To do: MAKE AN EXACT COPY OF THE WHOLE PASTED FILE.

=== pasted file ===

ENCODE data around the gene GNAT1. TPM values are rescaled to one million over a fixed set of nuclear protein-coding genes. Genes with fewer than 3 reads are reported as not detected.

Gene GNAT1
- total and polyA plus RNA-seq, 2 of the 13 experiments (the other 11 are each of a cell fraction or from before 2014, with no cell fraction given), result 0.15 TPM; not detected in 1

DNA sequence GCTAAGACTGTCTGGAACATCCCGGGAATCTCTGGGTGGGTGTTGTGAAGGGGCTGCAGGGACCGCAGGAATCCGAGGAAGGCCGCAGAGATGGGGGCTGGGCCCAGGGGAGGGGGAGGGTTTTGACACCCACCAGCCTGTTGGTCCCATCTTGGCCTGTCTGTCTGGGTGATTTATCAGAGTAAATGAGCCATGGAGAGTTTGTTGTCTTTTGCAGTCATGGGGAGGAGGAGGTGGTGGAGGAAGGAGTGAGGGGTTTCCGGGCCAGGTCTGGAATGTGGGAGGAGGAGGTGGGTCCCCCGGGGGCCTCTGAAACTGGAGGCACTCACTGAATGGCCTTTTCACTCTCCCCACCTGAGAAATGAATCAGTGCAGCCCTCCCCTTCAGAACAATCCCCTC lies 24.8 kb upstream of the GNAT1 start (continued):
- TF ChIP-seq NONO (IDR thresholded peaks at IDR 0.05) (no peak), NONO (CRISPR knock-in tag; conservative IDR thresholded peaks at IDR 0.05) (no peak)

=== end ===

ENCODE data around the gene GNAT1. TPM values are rescaled to one million over a fixed set of nuclear protein-coding genes. Genes with fewer than 3 reads are reported as not detected.

Gene GNAT1
- total and polyA plus RNA-seq, 2 of the 13 experiments (the other 11 are each of a cell fraction or from before 2014, with no cell fraction given), result 0.15 TPM; not detected in 1

DNA sequence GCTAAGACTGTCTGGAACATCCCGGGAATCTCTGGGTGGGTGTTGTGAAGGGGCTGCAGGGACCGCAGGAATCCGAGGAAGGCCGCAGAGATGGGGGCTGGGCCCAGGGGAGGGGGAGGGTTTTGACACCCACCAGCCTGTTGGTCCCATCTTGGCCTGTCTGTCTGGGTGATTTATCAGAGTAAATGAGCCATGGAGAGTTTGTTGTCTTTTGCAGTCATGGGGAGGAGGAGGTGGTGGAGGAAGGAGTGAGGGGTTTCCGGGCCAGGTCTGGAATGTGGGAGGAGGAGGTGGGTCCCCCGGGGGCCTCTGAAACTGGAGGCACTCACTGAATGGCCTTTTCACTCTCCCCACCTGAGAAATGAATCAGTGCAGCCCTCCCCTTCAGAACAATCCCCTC lies 24.8 kb upstream of the GNAT1 start (continued):
- TF ChIP-seq NONO (IDR thresholded peaks at IDR 0.05) (no peak), NONO (CRISPR knock-in tag; conservative IDR thresholded peaks at IDR 0.05) (no peak)